It’s done. About five months ago, we shipped our Microsoft.Bcl.Async NuGet package which provides support for the async/await keywords for pre-.NET 4.5 platforms, such as .NET 4, Silverlight 4, and Windows Phone 7.5. Of course, this includes support for portable class libraries as well.
We believe we’ve baked Microsoft.Bcl.Async enough to flip the switch and mark it as stable. This might not sound like a big deal but it is the NuGet equivalent of shipping an RTM.
C-3PO: “Sir, it’s quite possible this package is not entirely stable.”
Han Solo: “Not entirely stable? Well, I’m glad you’re here to tell us
these things. Chewie, take the professor in the back and
show him how to upgrade the NuGet package!”
— Star Wars as Immo remembers it
What’s the big deal with being stable?
Being stable means the owner of that package states that API and functionality are unlikely to change and therefore suitable for use in production. This also enables 3rd parties to publish stable NuGet packages that depend on our package because NuGet prevents stable packages from depending on pre-release packages.
What about Microsoft.CompilerServices.AsyncTargetingPack?
Before we shipped Microsoft.Bcl.Async we shipped another NuGet package which was provided by the language team to gather feedback on the async and await keywords (“Async Targeting Pack”)
Our stable release of Microsoft.Bcl.Async officially supersedes the Async Targeting Pack. We haven’t removed it, but we unlisted it on NuGet so that new developers aren’t accidentally using the old version. We’ve also added a readme.txt which is automatically displayed by VS when existing consumers upgrade their package references.
The majority of customer issues we’ve seen was due to two issues:
- Outdated version of NuGet. In order to use the Async package from a portable class library, you need to run the NuGet 2.1 or higher. To address this in the future, we have worked with the NuGet team and NuGet 2.3 will add this ability. For now, you will need to know to install an updated version of NuGet (see instructions in section “How to Upgrade” below).
- Missing reference to the async package from all referencing projects. In order to make the async functionality work across all platforms, we make use of a CLR feature called assembly unification. For that to work properly, all projects must have a reference to the Async NuGet package. Since this can be easy to forget, we’ve added a warning mechanism to our package that tells you what to do. I’ll discuss this in more detail below.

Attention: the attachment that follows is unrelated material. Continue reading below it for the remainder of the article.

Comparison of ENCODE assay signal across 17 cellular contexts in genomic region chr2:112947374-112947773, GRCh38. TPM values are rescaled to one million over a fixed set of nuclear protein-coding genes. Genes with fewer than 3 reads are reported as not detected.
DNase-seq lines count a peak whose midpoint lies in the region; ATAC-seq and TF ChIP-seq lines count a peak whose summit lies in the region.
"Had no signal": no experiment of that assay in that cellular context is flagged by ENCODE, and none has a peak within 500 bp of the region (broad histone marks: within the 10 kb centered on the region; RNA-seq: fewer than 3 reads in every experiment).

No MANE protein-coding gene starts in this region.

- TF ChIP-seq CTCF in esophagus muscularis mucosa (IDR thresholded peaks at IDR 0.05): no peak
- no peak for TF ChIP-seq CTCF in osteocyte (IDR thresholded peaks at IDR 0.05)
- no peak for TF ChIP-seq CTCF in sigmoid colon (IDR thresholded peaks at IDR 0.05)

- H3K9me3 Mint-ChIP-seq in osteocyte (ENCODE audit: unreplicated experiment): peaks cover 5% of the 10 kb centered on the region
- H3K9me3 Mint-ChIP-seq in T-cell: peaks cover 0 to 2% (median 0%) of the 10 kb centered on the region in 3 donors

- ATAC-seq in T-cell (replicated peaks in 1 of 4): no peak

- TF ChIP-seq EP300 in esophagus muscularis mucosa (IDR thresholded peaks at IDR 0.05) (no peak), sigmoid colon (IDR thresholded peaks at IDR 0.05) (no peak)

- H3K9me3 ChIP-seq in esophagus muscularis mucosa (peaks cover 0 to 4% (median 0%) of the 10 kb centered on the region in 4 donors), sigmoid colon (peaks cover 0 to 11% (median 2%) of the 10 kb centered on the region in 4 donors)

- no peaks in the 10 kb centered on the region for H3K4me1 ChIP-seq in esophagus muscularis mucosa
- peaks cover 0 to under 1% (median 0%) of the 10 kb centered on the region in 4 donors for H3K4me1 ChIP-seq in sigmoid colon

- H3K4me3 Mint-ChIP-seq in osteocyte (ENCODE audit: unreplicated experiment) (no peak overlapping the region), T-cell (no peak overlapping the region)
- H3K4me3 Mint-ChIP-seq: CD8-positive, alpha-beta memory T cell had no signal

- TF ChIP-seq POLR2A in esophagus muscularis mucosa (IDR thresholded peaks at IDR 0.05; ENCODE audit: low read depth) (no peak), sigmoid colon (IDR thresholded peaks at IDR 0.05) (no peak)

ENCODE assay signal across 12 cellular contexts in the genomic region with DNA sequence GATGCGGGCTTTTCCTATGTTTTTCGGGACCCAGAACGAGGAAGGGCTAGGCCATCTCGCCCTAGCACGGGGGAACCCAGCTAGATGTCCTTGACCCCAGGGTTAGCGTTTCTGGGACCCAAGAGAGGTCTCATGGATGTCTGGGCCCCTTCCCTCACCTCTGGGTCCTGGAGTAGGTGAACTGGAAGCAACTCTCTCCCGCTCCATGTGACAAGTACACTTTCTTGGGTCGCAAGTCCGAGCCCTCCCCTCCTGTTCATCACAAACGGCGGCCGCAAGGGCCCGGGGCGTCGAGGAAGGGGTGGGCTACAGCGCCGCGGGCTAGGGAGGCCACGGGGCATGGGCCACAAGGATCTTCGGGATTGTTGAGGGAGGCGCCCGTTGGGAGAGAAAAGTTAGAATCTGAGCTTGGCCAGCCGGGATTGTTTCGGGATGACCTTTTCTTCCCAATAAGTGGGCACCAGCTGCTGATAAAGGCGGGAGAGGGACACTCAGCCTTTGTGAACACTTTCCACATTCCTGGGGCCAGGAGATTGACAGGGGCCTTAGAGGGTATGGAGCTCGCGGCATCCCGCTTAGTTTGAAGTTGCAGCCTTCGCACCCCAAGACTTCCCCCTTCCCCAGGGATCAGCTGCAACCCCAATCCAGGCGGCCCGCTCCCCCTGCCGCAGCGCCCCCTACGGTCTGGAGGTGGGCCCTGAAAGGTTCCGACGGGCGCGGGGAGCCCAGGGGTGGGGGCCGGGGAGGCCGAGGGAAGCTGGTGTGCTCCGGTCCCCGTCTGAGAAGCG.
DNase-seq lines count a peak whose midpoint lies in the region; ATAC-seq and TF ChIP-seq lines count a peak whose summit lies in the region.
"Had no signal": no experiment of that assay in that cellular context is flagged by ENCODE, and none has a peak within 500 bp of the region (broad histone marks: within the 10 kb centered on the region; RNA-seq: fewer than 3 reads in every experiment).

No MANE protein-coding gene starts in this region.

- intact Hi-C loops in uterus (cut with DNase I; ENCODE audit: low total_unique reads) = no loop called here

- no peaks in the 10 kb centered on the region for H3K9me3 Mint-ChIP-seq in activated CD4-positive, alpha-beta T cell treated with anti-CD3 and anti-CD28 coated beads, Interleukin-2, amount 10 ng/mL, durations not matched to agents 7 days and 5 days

After upgrading, you will see the following build warning:
After fixing this, you might see the following warnings:
In both cases, the project that causes the warning is missing a NuGet package reference. Adding these references will fix the warnings.
Tip: If your solution contains many projects, you may want bulk-add the async packages to several projects at once. You can do this by right clicking your solution and selecting Manage NuGet Packages for Solution. Select the NuGet package and click Manage. A dialog appears that enables you to select the projects you want to update.
Add references for Microsoft.Bcl, Microsoft.Bcl.Async, and Microsoft.Bcl.Build to all projects that show the warnings mentioned previously.
We’ve added some branding to make our packages easier to recognize. Our dotnetframework user now displays the .NET gravatar.
and so does our async NuGet package:
How to Upgrade
Important: Since our package contains portable class libraries, you need to use NuGet 2.1 or higher. You can check whether you have the latest version by going to Tools | Extensions and Updates. When the Extensions and Updates dialog opens, select Updates | Visual Studio Gallery and look for an entry titled NuGet Package Manager.
In order to upgrade to the RTM version, right click your project and select Manage NuGet Packages. In the resulting dialog, select the Updates section on the left hand side. In the center, the Async NuGet package should show up. Simply click the Update button.
Microsoft.Bcl.Async is now stable which means you can use it in production. Of course, software is never truly done, so we still want to hear from you if things don’t work for you. You can contact us via comments under this blog posts or via our NuGet contact page. Also, make sure to check out the known issues list.